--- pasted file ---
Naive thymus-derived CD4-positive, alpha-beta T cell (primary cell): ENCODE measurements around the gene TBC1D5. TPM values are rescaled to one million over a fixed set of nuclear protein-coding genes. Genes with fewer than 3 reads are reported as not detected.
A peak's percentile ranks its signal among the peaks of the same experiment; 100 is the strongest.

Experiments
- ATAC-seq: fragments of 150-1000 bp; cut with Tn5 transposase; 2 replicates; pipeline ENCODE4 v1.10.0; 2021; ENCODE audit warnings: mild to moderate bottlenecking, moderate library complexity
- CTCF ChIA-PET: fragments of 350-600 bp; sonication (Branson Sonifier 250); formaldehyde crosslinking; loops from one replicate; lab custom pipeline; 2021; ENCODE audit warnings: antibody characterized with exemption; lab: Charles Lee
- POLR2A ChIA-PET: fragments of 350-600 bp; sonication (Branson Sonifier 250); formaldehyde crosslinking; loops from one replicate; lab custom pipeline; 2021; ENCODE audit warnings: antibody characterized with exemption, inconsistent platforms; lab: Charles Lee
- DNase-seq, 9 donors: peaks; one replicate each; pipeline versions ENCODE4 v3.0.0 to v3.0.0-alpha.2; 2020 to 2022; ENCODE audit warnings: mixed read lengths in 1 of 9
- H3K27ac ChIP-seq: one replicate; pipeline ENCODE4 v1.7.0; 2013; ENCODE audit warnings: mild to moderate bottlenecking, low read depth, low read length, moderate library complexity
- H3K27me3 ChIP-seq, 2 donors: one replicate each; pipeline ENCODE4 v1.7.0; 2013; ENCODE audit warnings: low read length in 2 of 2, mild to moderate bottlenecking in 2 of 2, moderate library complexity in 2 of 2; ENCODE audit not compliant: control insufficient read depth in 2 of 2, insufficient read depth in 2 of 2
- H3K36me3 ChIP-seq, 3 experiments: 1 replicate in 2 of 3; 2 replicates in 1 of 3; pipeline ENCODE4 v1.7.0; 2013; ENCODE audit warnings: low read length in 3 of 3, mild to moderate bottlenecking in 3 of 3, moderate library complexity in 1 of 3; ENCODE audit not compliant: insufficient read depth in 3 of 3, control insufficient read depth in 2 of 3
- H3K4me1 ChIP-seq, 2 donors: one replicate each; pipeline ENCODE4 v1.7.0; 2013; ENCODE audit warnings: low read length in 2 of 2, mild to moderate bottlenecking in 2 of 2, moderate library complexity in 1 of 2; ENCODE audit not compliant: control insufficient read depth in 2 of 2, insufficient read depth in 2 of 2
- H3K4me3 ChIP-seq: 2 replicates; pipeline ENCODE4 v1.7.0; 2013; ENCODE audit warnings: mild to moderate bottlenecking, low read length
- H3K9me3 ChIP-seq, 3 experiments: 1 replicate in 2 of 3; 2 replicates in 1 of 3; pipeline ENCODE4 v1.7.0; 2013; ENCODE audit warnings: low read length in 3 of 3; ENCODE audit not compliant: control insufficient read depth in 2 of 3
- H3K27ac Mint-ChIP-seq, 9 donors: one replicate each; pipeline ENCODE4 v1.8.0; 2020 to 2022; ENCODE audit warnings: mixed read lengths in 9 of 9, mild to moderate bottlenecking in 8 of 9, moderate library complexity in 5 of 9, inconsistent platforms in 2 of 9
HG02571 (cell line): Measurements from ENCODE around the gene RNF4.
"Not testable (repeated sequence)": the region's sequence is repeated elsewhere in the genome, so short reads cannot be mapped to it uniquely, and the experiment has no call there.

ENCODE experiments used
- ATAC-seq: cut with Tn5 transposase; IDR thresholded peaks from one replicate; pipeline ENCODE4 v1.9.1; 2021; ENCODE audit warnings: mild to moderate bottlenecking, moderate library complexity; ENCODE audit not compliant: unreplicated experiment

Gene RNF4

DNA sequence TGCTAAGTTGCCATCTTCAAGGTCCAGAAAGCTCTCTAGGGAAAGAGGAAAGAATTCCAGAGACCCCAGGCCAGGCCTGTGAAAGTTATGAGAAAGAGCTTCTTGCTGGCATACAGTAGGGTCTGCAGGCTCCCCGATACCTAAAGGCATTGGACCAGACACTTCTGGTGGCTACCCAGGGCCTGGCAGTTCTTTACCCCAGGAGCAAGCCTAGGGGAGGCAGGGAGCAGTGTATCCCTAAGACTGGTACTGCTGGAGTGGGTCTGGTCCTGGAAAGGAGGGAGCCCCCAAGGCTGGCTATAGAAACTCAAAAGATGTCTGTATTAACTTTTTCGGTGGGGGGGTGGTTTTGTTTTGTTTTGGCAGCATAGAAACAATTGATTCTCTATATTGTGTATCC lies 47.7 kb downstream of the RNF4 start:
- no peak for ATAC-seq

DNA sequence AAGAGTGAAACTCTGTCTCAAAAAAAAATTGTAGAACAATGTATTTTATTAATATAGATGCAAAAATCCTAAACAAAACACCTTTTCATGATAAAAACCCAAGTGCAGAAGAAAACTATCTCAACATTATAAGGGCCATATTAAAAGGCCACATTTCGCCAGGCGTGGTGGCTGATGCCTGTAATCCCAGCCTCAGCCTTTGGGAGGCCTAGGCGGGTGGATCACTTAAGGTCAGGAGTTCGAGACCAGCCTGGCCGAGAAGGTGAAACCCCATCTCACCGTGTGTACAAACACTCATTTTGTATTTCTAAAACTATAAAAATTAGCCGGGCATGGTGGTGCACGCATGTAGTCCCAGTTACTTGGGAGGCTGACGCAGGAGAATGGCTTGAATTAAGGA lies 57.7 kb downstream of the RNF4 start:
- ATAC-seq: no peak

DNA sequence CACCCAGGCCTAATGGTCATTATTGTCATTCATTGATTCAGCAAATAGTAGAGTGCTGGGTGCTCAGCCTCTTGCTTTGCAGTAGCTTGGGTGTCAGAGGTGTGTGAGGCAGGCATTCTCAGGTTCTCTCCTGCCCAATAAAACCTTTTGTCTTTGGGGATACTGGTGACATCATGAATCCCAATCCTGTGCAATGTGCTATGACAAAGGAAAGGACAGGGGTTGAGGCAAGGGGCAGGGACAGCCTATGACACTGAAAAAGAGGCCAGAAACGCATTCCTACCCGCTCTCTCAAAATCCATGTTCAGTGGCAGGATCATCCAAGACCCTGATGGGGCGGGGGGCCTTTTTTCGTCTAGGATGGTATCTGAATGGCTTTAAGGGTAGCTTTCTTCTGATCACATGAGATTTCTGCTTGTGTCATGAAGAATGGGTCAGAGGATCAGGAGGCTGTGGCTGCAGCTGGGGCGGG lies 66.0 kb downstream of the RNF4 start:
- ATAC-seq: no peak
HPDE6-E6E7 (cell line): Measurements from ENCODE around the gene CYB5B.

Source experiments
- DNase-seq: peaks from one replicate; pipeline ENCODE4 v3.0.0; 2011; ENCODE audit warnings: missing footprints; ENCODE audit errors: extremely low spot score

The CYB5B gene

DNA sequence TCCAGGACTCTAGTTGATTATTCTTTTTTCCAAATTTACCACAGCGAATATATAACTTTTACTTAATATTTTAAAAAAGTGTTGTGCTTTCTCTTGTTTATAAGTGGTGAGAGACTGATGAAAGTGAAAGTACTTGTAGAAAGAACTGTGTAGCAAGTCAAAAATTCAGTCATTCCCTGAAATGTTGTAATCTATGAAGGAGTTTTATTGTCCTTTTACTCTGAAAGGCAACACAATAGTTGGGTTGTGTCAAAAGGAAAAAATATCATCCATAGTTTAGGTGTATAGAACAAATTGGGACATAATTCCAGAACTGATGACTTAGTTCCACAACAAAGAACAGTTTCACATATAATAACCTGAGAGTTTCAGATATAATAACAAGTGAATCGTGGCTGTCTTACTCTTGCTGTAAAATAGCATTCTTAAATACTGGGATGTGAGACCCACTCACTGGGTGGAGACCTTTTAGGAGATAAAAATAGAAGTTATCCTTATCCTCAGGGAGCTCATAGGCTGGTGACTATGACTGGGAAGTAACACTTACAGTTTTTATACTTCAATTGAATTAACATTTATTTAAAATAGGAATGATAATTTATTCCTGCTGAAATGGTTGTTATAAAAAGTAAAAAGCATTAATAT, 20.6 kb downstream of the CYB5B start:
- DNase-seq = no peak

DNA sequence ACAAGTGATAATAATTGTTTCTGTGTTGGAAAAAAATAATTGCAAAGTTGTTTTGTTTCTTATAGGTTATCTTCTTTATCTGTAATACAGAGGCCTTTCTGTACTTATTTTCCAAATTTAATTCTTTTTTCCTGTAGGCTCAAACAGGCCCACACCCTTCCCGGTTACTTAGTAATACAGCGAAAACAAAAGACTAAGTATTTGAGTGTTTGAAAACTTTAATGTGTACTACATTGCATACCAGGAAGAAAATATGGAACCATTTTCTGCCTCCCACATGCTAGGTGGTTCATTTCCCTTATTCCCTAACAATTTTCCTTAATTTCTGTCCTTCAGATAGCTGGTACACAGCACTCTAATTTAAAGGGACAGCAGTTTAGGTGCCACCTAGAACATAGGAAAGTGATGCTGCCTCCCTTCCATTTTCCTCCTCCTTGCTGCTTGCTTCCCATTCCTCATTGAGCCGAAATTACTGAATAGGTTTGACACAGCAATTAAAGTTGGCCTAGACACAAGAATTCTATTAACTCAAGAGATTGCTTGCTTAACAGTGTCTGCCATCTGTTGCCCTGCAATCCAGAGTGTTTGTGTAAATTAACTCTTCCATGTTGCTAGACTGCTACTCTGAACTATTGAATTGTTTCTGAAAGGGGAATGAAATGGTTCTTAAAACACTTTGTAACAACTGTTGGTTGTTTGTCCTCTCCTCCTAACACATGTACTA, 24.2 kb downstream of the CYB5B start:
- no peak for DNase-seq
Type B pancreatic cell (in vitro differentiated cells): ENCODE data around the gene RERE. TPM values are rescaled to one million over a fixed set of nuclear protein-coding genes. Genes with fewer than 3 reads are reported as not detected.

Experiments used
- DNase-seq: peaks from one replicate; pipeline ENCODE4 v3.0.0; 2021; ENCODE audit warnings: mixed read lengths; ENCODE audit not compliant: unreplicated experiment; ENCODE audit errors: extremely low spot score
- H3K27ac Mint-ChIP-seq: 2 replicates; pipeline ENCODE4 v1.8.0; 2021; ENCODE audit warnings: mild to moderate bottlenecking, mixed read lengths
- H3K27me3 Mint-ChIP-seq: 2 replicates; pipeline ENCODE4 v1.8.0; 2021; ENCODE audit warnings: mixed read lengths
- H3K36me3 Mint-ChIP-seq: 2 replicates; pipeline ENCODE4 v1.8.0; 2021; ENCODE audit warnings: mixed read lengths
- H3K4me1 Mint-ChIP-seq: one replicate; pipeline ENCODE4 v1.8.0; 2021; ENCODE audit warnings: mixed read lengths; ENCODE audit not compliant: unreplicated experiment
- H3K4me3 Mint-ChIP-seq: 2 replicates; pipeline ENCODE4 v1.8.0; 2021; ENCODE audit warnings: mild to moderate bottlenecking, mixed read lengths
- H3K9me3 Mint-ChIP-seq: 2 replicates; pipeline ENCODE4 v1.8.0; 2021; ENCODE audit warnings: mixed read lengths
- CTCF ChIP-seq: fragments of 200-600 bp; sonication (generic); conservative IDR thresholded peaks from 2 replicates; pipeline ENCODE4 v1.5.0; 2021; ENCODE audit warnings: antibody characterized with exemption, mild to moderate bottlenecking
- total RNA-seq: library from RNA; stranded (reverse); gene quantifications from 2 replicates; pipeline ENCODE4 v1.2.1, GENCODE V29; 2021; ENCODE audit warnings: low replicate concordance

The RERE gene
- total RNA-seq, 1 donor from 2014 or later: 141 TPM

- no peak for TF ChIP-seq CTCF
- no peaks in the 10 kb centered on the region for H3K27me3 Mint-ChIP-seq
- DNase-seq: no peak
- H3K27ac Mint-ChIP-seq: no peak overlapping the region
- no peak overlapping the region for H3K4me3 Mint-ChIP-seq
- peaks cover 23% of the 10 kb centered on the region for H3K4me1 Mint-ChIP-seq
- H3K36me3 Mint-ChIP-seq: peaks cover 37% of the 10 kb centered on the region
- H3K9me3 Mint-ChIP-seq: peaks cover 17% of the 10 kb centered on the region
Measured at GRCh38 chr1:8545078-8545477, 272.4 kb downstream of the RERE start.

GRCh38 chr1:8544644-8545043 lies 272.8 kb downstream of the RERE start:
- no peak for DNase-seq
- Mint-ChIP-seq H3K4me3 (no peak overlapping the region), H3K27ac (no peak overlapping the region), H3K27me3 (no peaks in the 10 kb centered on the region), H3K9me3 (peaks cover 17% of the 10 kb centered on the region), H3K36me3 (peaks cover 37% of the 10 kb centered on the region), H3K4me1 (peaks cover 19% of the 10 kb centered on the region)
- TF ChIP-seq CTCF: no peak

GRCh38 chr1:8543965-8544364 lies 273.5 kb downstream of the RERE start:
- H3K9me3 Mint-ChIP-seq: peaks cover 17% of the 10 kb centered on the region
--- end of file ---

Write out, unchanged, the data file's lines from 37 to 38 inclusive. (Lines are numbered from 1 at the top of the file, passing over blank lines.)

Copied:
- H3K27ac Mint-ChIP-seq: 2 replicates; pipeline ENCODE4 v1.8.0; 2021; ENCODE audit warnings: mild to moderate bottlenecking, mixed read lengths
- H3K27me3 Mint-ChIP-seq: 2 replicates; pipeline ENCODE4 v1.8.0; 2021; ENCODE audit warnings: mixed read lengths